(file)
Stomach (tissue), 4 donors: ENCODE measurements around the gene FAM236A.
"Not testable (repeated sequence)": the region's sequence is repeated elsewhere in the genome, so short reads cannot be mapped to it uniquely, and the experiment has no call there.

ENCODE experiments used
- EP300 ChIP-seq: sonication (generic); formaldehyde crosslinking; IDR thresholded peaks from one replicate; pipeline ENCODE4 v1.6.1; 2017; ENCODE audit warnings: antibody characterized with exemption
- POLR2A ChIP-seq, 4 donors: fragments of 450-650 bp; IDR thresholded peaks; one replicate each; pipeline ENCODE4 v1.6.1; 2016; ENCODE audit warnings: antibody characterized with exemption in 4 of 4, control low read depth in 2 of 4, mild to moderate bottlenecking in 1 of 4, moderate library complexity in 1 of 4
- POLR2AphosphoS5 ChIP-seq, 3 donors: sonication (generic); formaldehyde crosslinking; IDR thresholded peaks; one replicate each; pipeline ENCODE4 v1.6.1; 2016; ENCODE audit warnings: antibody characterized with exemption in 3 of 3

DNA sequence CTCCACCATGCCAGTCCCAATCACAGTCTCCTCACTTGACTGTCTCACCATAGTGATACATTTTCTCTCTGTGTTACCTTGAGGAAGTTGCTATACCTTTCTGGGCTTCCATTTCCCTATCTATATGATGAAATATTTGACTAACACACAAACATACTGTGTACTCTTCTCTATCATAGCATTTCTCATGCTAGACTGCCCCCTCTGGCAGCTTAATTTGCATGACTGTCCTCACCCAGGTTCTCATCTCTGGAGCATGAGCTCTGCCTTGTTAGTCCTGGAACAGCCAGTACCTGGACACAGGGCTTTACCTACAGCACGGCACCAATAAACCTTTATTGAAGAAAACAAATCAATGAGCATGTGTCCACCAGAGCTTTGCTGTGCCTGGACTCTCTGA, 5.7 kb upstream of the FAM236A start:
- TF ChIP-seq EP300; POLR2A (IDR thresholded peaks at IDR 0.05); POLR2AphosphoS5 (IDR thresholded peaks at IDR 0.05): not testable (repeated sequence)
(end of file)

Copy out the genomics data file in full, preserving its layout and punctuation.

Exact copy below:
Stomach (tissue), 4 donors: ENCODE measurements around the gene FAM236A.
"Not testable (repeated sequence)": the region's sequence is repeated elsewhere in the genome, so short reads cannot be mapped to it uniquely, and the experiment has no call there.

ENCODE experiments used
- EP300 ChIP-seq: sonication (generic); formaldehyde crosslinking; IDR thresholded peaks from one replicate; pipeline ENCODE4 v1.6.1; 2017; ENCODE audit warnings: antibody characterized with exemption
- POLR2A ChIP-seq, 4 donors: fragments of 450-650 bp; IDR thresholded peaks; one replicate each; pipeline ENCODE4 v1.6.1; 2016; ENCODE audit warnings: antibody characterized with exemption in 4 of 4, control low read depth in 2 of 4, mild to moderate bottlenecking in 1 of 4, moderate library complexity in 1 of 4
- POLR2AphosphoS5 ChIP-seq, 3 donors: sonication (generic); formaldehyde crosslinking; IDR thresholded peaks; one replicate each; pipeline ENCODE4 v1.6.1; 2016; ENCODE audit warnings: antibody characterized with exemption in 3 of 3

DNA sequence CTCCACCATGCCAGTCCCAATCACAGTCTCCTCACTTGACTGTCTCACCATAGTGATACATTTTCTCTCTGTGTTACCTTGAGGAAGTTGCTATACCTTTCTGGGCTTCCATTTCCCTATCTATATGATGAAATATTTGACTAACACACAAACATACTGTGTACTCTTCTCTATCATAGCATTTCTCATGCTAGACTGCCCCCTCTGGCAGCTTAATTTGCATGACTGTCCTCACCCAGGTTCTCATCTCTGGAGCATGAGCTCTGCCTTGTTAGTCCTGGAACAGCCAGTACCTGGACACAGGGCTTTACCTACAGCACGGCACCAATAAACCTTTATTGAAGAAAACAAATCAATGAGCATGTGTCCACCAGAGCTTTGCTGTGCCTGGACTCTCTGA, 5.7 kb upstream of the FAM236A start:
- TF ChIP-seq EP300; POLR2A (IDR thresholded peaks at IDR 0.05); POLR2AphosphoS5 (IDR thresholded peaks at IDR 0.05): not testable (repeated sequence)